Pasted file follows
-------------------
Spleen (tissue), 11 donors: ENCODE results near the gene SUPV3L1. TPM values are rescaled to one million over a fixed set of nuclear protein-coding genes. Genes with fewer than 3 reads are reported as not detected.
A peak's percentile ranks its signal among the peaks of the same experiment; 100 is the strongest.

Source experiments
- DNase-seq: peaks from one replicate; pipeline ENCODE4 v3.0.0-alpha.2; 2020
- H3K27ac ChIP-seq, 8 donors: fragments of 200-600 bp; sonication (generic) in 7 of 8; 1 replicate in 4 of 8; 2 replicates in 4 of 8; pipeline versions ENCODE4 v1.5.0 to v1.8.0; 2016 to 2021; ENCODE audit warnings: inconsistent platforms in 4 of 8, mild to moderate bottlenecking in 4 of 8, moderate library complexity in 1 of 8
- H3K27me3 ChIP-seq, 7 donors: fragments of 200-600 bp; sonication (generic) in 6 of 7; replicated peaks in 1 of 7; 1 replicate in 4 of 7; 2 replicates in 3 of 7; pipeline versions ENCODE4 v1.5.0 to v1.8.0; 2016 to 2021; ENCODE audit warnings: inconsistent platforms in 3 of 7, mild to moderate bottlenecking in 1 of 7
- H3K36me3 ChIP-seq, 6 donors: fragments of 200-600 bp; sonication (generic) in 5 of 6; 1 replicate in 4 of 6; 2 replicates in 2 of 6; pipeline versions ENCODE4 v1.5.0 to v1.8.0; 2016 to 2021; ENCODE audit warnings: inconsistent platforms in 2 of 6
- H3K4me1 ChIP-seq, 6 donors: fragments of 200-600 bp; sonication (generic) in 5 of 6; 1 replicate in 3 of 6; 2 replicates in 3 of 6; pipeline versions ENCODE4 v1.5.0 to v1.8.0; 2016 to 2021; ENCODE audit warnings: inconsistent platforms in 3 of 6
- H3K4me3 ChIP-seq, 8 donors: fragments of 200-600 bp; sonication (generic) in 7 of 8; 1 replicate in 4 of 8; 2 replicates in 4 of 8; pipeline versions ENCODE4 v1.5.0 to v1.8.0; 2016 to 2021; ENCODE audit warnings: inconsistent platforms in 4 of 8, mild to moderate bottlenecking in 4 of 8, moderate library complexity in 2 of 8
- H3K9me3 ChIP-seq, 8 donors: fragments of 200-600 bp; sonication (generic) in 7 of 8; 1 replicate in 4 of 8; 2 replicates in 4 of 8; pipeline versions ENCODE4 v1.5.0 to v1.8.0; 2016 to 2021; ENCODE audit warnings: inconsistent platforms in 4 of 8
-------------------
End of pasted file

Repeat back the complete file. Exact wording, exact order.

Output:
Spleen (tissue), 11 donors: ENCODE results near the gene SUPV3L1. TPM values are rescaled to one million over a fixed set of nuclear protein-coding genes. Genes with fewer than 3 reads are reported as not detected.
A peak's percentile ranks its signal among the peaks of the same experiment; 100 is the strongest.

Source experiments
- DNase-seq: peaks from one replicate; pipeline ENCODE4 v3.0.0-alpha.2; 2020
- H3K27ac ChIP-seq, 8 donors: fragments of 200-600 bp; sonication (generic) in 7 of 8; 1 replicate in 4 of 8; 2 replicates in 4 of 8; pipeline versions ENCODE4 v1.5.0 to v1.8.0; 2016 to 2021; ENCODE audit warnings: inconsistent platforms in 4 of 8, mild to moderate bottlenecking in 4 of 8, moderate library complexity in 1 of 8
- H3K27me3 ChIP-seq, 7 donors: fragments of 200-600 bp; sonication (generic) in 6 of 7; replicated peaks in 1 of 7; 1 replicate in 4 of 7; 2 replicates in 3 of 7; pipeline versions ENCODE4 v1.5.0 to v1.8.0; 2016 to 2021; ENCODE audit warnings: inconsistent platforms in 3 of 7, mild to moderate bottlenecking in 1 of 7
- H3K36me3 ChIP-seq, 6 donors: fragments of 200-600 bp; sonication (generic) in 5 of 6; 1 replicate in 4 of 6; 2 replicates in 2 of 6; pipeline versions ENCODE4 v1.5.0 to v1.8.0; 2016 to 2021; ENCODE audit warnings: inconsistent platforms in 2 of 6
- H3K4me1 ChIP-seq, 6 donors: fragments of 200-600 bp; sonication (generic) in 5 of 6; 1 replicate in 3 of 6; 2 replicates in 3 of 6; pipeline versions ENCODE4 v1.5.0 to v1.8.0; 2016 to 2021; ENCODE audit warnings: inconsistent platforms in 3 of 6
- H3K4me3 ChIP-seq, 8 donors: fragments of 200-600 bp; sonication (generic) in 7 of 8; 1 replicate in 4 of 8; 2 replicates in 4 of 8; pipeline versions ENCODE4 v1.5.0 to v1.8.0; 2016 to 2021; ENCODE audit warnings: inconsistent platforms in 4 of 8, mild to moderate bottlenecking in 4 of 8, moderate library complexity in 2 of 8
- H3K9me3 ChIP-seq, 8 donors: fragments of 200-600 bp; sonication (generic) in 7 of 8; 1 replicate in 4 of 8; 2 replicates in 4 of 8; pipeline versions ENCODE4 v1.5.0 to v1.8.0; 2016 to 2021; ENCODE audit warnings: inconsistent platforms in 4 of 8